Re: Re: Dublin Street Lighting

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Sometime during this period these relatively young electric lampposts were removed, probably due their antiquated technology. It’s possible it happened in 1903 as this is the year the Fleet St station shut down in favour of the Pigeon House.
Arguably O’Connell Street’s finest period in lighting then commenced with the erection of around 30 decorative posts in a symmetrical fashion the whole way down the street.

Perhaps the most commonly known of O’Connell Street’s lampposts due to their similarity to the more common Victorian wrought/cast-iron headed versions around Dublin, these new posts were a little smaller in height and featured swan-neck heads. The film Michael Collins probably makes these recognisable to most people as they featured extensively, especially their large and cumbersome fittings, upon the ends of which the glass globes were attached. They also featured shamrock detail on top and intricate scroll detail all executed in iron.

These were positioned exclusively along the edge of the side pavements, and on the four corners of O’Connell Bridge – and as far as can be made out the same models were used on Westmoreland St, College Green etc.
Most interestingly, if you want to know what they looked like in real life, it seems some of them were moved and still survive in use on Harcourt St as pictured below. They seem to be identical. Considering there’s only the odd one on Harcourt amongst other posts, it’s very possible these originally came from O’Connell St.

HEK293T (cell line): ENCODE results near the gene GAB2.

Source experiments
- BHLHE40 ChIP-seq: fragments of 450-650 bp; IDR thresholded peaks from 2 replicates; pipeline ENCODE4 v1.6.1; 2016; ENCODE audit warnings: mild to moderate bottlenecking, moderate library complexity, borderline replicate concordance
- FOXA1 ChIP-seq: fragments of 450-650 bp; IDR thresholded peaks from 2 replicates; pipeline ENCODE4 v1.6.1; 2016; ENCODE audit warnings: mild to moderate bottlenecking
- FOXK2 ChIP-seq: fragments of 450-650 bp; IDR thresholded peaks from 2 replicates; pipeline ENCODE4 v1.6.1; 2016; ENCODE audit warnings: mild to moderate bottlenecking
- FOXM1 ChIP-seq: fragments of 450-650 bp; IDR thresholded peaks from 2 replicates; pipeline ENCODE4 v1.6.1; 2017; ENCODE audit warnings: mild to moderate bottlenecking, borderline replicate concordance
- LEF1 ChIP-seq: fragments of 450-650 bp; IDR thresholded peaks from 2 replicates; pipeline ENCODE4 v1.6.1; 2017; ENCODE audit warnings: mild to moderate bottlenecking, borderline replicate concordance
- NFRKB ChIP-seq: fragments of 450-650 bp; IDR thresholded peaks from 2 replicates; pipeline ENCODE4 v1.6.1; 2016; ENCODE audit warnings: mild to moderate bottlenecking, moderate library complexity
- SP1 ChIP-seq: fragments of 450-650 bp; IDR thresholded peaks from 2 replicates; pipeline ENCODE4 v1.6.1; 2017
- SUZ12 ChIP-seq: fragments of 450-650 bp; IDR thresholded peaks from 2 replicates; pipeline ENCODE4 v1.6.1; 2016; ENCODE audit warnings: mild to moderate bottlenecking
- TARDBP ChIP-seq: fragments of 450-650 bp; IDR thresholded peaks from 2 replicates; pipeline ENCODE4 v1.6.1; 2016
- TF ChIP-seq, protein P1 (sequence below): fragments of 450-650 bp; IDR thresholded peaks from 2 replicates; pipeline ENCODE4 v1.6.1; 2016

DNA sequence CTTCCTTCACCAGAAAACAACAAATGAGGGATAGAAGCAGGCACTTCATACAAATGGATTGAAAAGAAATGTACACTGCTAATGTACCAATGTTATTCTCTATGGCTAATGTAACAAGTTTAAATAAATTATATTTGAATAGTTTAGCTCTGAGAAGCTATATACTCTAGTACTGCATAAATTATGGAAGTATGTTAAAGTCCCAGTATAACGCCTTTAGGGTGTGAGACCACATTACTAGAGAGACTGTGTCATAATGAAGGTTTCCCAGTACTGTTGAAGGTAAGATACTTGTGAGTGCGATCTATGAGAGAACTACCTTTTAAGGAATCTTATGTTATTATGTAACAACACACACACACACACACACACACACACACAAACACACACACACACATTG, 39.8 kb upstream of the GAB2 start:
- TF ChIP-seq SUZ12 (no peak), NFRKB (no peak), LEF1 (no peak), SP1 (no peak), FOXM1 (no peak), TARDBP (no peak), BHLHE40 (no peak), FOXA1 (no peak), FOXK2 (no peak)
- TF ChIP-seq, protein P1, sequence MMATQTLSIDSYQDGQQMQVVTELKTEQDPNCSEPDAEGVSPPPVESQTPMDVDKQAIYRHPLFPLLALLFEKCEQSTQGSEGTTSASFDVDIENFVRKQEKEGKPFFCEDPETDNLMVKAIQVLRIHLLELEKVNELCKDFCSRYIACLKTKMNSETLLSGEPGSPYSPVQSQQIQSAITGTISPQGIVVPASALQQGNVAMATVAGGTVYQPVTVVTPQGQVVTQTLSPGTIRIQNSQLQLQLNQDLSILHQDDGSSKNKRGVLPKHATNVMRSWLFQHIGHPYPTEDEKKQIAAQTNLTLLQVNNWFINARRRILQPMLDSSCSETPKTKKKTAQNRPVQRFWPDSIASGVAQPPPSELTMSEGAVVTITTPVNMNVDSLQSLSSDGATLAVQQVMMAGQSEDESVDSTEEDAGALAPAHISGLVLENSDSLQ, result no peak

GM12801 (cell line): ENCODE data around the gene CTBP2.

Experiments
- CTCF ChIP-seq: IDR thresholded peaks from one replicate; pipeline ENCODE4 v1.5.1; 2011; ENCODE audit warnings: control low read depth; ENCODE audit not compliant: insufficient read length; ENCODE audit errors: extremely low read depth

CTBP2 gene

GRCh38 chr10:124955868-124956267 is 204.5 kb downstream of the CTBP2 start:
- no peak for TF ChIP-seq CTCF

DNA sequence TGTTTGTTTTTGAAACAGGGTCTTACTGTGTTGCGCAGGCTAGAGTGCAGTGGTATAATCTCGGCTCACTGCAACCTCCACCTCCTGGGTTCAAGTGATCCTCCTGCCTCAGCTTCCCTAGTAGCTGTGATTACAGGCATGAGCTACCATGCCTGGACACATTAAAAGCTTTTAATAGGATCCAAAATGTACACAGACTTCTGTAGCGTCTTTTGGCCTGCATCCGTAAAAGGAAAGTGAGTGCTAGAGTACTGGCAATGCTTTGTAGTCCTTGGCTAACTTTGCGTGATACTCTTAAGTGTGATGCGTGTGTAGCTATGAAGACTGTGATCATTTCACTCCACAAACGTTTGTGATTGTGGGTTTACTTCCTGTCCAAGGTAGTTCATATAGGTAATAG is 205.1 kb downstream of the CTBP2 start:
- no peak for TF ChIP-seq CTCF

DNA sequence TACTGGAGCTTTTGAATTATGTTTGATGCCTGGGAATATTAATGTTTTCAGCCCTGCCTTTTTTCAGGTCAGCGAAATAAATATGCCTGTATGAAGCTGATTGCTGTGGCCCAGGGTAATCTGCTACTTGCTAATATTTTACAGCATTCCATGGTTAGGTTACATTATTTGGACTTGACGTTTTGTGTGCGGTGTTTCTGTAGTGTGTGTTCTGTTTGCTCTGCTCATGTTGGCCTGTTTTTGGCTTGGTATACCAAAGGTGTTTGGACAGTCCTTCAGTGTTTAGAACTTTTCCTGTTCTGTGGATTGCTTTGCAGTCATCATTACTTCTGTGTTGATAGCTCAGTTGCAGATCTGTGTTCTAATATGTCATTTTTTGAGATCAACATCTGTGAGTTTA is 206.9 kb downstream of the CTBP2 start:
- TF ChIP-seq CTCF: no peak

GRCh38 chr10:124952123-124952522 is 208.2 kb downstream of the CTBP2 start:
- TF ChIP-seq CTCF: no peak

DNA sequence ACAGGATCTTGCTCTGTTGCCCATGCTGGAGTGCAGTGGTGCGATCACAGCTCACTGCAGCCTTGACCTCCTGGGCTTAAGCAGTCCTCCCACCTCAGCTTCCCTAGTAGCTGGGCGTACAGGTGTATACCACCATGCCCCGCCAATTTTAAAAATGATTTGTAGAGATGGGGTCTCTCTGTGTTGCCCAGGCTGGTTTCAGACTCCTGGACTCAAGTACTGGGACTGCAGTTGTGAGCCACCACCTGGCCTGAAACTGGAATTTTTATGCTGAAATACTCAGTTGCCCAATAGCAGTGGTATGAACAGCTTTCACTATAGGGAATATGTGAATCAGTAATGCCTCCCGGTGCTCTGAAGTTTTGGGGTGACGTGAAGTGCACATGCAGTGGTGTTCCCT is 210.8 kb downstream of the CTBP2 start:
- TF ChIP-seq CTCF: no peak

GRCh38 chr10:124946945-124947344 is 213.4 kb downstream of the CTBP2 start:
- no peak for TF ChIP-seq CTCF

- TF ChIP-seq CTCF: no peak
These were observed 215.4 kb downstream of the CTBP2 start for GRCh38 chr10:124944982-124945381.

Sometime during this period O’Connell Bridge’s lanterns were reduced in number due to safety concerns, with the parapet columns being cut down to single-lamp posts and the median standards down to three arms from their previous five. Sadly, much of the bridge’s grandeur was lost as a result, something it didn’t regain for nearly a century.

During this period, new rather bizarre looking electric lamps were attached to the swan-neck posts, replacing the earlier globes. Some of these can be seen swinging loosely in the wind in some footage. They survived right up till the end of these grand post’s lives. These lampposts also seem to have experienced a variety of colours including black/dark grey, silver and possibly even white for the Eucharistic Congress! Here’s an example of the strange heads in the form of an identical Dawson St version from the period:


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